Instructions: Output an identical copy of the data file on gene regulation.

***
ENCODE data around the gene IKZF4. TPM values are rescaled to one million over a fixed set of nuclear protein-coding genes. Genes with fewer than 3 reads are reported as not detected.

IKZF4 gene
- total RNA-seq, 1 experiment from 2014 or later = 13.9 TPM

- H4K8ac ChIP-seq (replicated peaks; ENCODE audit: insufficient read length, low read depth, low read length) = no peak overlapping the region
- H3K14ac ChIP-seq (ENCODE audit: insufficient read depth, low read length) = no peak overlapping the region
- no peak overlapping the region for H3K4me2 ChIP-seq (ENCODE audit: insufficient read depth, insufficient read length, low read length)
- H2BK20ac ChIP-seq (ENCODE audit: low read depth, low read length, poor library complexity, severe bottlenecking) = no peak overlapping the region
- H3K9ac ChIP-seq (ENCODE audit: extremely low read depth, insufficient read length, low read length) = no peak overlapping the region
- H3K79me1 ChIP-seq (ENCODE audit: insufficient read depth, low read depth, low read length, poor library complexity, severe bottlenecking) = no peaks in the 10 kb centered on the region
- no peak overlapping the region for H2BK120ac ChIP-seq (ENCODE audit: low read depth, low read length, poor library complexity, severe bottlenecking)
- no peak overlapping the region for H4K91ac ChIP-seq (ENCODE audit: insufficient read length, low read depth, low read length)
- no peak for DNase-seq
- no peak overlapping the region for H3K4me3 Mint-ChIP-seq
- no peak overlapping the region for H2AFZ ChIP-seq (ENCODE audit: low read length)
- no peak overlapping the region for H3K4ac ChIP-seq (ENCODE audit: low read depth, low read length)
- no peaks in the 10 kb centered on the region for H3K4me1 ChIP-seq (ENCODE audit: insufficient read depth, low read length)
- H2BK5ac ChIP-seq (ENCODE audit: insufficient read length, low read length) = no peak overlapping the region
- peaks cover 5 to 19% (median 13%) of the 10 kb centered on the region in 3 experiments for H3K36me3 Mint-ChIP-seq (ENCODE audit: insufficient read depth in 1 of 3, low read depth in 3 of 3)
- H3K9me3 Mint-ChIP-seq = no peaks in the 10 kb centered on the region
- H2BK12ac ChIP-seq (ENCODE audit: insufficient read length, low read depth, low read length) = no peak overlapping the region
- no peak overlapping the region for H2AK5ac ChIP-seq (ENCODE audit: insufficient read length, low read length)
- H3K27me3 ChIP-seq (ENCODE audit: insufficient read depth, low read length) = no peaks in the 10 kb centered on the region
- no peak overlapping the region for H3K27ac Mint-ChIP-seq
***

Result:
ENCODE data around the gene IKZF4. TPM values are rescaled to one million over a fixed set of nuclear protein-coding genes. Genes with fewer than 3 reads are reported as not detected.

IKZF4 gene
- total RNA-seq, 1 experiment from 2014 or later = 13.9 TPM

- H4K8ac ChIP-seq (replicated peaks; ENCODE audit: insufficient read length, low read depth, low read length) = no peak overlapping the region
- H3K14ac ChIP-seq (ENCODE audit: insufficient read depth, low read length) = no peak overlapping the region
- no peak overlapping the region for H3K4me2 ChIP-seq (ENCODE audit: insufficient read depth, insufficient read length, low read length)
- H2BK20ac ChIP-seq (ENCODE audit: low read depth, low read length, poor library complexity, severe bottlenecking) = no peak overlapping the region
- H3K9ac ChIP-seq (ENCODE audit: extremely low read depth, insufficient read length, low read length) = no peak overlapping the region
- H3K79me1 ChIP-seq (ENCODE audit: insufficient read depth, low read depth, low read length, poor library complexity, severe bottlenecking) = no peaks in the 10 kb centered on the region
- no peak overlapping the region for H2BK120ac ChIP-seq (ENCODE audit: low read depth, low read length, poor library complexity, severe bottlenecking)
- no peak overlapping the region for H4K91ac ChIP-seq (ENCODE audit: insufficient read length, low read depth, low read length)
- no peak for DNase-seq
- no peak overlapping the region for H3K4me3 Mint-ChIP-seq
- no peak overlapping the region for H2AFZ ChIP-seq (ENCODE audit: low read length)
- no peak overlapping the region for H3K4ac ChIP-seq (ENCODE audit: low read depth, low read length)
- no peaks in the 10 kb centered on the region for H3K4me1 ChIP-seq (ENCODE audit: insufficient read depth, low read length)
- H2BK5ac ChIP-seq (ENCODE audit: insufficient read length, low read length) = no peak overlapping the region
- peaks cover 5 to 19% (median 13%) of the 10 kb centered on the region in 3 experiments for H3K36me3 Mint-ChIP-seq (ENCODE audit: insufficient read depth in 1 of 3, low read depth in 3 of 3)
- H3K9me3 Mint-ChIP-seq = no peaks in the 10 kb centered on the region
- H2BK12ac ChIP-seq (ENCODE audit: insufficient read length, low read depth, low read length) = no peak overlapping the region
- no peak overlapping the region for H2AK5ac ChIP-seq (ENCODE audit: insufficient read length, low read length)
- H3K27me3 ChIP-seq (ENCODE audit: insufficient read depth, low read length) = no peaks in the 10 kb centered on the region
- no peak overlapping the region for H3K27ac Mint-ChIP-seq